Monday, May 02, 2011

Arrian: Book One—Granicus: “Thou art invincible”

Then he went to Delphi, to consult Apollo concerning the success of the war he had undertaken, and happening to come on one of the forbidden days, when it was esteemed improper to give any answers from the oracle, he sent messengers to desire the priestess to do her office; and when she refused, on the plea of a law to the contrary, he went up himself, and began to draw her by force into the temple, until tired and overcome with his importunity, "My son," said she, "thou art invincible." Alexander taking hold of what she spoke, declared he had received such an answer as he wished for, and that it was needless to consult the god any further. Among other prodigies that attended the departure of his army, the image of Orpheus at Libethra, made of cypress-wood, was seen to sweat in great abundance, to the discouragement of many. But Aristander told him, that far from presaging any ill to him, it signified he should perform acts so important and glorious as would make the poets and musicians of future ages labor and sweat to describe and celebrate them.

- From Alexander, Plutarch’s Lives, the Dryden translation edited by Arthur Hugh Clough

For tonight’s conference call on Book One of The Landmark Arrian: The Campaigns of Alexander (see the sidebar for more information) I was asked to begin the discussion on the battle at the Granicus River, Alexander’s first conflict with the Persians. I wanted to post my thoughts here in order to organize them for tonight’s call—the following doesn’t necessarily address all of the discussion questions about the battle. I may raise more questions than I answer as well as engage in a lot of surmising, presuming, and guessing to fill in the blanks of Arrian’s narrative.

The Persians
The Persians did not attempt to stop Alexander when he crossed the Hellespont. Were they content with their army and cavalry strength as compared to the Macedonians and Greeks? By letting Alexander cross freely at the Hellespont it seems like they are daring Alexander to face them on their turf. For the Persians, Memnon of Rhodes had faced the advance Macedonian force led by Parmenion the previous year and had driven them back to wait for Alexander. He was most familiar with their capabilities (some of this comes from sources other than Arrian…I’ll try and limit outside sources from now on except for the opening quote):

Memnon of Rhodes advised them not to take a chance against the Macedonians, whose infantry, he said, was far superior to their own; furthermore, he said, the Macedonians had Alexander present, while on their side Darius was absent. He advised them to march ahead, destroy the grazing land by trampling it with the cavalry, and burn the standing harvest, not even sparing the cities themselves; Alexander would not remain in the country, he said, if provisions were scarce. (from 1.12.9, The Landmark Arrian: The Campaigns of Alexander, translation by Pamela Mensch)

Memnon’s suggestion of a scorched-earth policy, in hindsight, proved to be the perfect tactic to deprive Alexander of the ability to live off the land. If the Persians had followed this advice, Alexander could have supplied his troops to some extent as long as he stayed close to the coast and used his fleet to supply the troops. But for how long? As it was, Alexander disbanded the fleet at Miletus due to monetary constraints. But politics never change—the other Persian commanders questioned Memnon’s motives for avoiding a direct fight with Alexander instead of evaluating the proposal on its own merits.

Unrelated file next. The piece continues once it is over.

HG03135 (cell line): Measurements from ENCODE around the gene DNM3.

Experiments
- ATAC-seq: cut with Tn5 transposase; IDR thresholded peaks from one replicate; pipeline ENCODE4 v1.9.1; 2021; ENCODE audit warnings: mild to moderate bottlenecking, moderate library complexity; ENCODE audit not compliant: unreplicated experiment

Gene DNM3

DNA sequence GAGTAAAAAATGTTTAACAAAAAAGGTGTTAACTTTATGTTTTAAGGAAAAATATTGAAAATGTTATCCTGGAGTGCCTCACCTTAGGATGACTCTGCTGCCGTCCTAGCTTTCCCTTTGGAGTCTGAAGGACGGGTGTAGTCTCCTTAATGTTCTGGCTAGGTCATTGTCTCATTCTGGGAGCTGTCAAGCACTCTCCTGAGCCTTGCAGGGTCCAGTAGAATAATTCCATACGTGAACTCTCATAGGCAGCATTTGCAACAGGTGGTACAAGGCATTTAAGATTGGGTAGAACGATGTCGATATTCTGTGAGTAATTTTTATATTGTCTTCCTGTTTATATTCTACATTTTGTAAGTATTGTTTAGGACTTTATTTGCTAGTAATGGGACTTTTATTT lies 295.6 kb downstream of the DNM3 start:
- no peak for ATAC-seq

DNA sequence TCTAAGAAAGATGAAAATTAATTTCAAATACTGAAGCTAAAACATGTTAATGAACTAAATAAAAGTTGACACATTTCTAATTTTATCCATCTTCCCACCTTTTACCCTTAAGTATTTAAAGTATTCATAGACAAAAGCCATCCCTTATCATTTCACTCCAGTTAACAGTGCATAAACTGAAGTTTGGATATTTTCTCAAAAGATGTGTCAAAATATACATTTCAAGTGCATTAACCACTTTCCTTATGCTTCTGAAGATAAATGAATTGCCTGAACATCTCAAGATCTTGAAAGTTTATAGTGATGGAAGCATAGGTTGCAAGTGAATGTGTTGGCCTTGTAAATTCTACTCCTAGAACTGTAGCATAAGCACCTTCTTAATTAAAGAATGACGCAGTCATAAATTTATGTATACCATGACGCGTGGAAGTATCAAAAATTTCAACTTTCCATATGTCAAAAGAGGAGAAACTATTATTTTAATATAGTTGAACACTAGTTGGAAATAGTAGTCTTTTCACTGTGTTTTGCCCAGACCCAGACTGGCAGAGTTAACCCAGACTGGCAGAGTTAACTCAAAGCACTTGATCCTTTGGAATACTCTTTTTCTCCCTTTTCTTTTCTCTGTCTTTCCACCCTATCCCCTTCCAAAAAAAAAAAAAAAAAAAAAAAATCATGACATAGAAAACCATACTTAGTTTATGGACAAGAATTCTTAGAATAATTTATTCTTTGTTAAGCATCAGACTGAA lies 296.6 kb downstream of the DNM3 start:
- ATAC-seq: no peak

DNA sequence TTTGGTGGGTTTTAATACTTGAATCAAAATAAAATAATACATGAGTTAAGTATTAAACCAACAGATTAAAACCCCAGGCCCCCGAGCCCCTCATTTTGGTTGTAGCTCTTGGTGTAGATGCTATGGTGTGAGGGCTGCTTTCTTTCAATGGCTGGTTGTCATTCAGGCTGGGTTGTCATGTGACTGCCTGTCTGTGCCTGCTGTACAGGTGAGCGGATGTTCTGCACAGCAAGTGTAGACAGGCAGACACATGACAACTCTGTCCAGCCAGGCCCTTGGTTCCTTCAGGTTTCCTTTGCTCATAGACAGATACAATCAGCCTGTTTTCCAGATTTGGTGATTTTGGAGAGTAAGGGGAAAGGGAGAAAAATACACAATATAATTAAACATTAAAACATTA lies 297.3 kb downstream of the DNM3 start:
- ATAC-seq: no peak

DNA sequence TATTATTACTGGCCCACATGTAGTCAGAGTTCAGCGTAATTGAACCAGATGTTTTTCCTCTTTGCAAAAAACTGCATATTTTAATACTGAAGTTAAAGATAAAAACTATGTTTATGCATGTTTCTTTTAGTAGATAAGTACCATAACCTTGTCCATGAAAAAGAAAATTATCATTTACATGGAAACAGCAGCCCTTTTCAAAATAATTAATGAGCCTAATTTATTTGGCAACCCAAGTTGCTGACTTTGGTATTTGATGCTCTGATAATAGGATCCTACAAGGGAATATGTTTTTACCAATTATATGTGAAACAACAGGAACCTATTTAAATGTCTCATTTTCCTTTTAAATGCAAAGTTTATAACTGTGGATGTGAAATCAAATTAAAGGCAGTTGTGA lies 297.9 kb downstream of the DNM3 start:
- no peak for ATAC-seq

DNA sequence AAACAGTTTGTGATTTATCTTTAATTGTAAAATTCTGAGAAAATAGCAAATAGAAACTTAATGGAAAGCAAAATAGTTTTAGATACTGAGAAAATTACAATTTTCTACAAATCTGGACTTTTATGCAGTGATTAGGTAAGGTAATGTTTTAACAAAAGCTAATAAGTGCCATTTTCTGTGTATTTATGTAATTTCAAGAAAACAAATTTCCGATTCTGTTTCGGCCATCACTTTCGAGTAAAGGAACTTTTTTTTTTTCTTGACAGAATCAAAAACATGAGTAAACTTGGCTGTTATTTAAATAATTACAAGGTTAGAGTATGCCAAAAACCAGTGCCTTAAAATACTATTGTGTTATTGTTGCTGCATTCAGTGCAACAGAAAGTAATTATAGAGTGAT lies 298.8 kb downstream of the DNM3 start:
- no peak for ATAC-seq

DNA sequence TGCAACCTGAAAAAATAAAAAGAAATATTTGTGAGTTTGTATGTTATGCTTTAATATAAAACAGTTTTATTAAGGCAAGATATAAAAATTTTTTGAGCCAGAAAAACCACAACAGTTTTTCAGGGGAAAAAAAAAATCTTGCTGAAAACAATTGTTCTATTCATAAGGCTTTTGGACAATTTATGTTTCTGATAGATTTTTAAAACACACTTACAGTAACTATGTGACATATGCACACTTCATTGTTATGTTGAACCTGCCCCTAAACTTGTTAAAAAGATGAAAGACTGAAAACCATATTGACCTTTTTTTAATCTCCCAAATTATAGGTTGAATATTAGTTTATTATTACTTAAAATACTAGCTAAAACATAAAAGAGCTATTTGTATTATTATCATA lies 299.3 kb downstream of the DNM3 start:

Since Parmenion had already faced the Persians his counsel should have carried more weight than Alexander allowed. Parmenion seems destined to be used as Alexander’s foil or Arrian’s literary device. Even allowing for literary license, Alexander’s behavior demonstrates a mix of recklessness, confidence, and desperation. In Book One, Alexander establishes he can choose or avoid battles to his advantage. Does Alexander’s mad rush into battle, both in general for the entire army and specifically with his behavior, show us how important he viewed this battle? Did he trust the priestess in her claim that he was invincible?

The “early renown in the war” was important to Alexander but that phrase comes from Miletus where he already had achieved several victories (including Granicus). I can’t shake the feeling that the battle at the Granics River for Alexander boiled down to two choices—success or death. If he failed here, his invasion against Persian forces would effectively be over. He uses a similar rationale at Miletus in choosing not to engage in a direct naval battle because of the perceived superior Persian fleet. But at the Granicus River the Persians held a markedly better position, which offset any superiority Alexander thought his troops held, numerical or situational. Did Alexander’s decision at the Granicus River boil down to a choice between marked success and veiled suicide? If Alexander failed in this battle it seems that his intended invasion of Persia would be over, the Greek cities would renege on the League of Corinth, and his reign in Macedonia would be challenged.

There are many other points that could be investigated surrounding this battle. The Landmark Arrian: The Campaigns of Alexander has many appendices pertaining to various aspects of Alexander’s reign and campaigns. I’m happy to say that one aspect that I think gets overlooked or marginalized is addressed in Appendix F: “Money and Finance in the Campaigns of Alexander”. An army cannot march very far beyond where it can afford to go or where it can be supplied, however boring such topics may be to cover.

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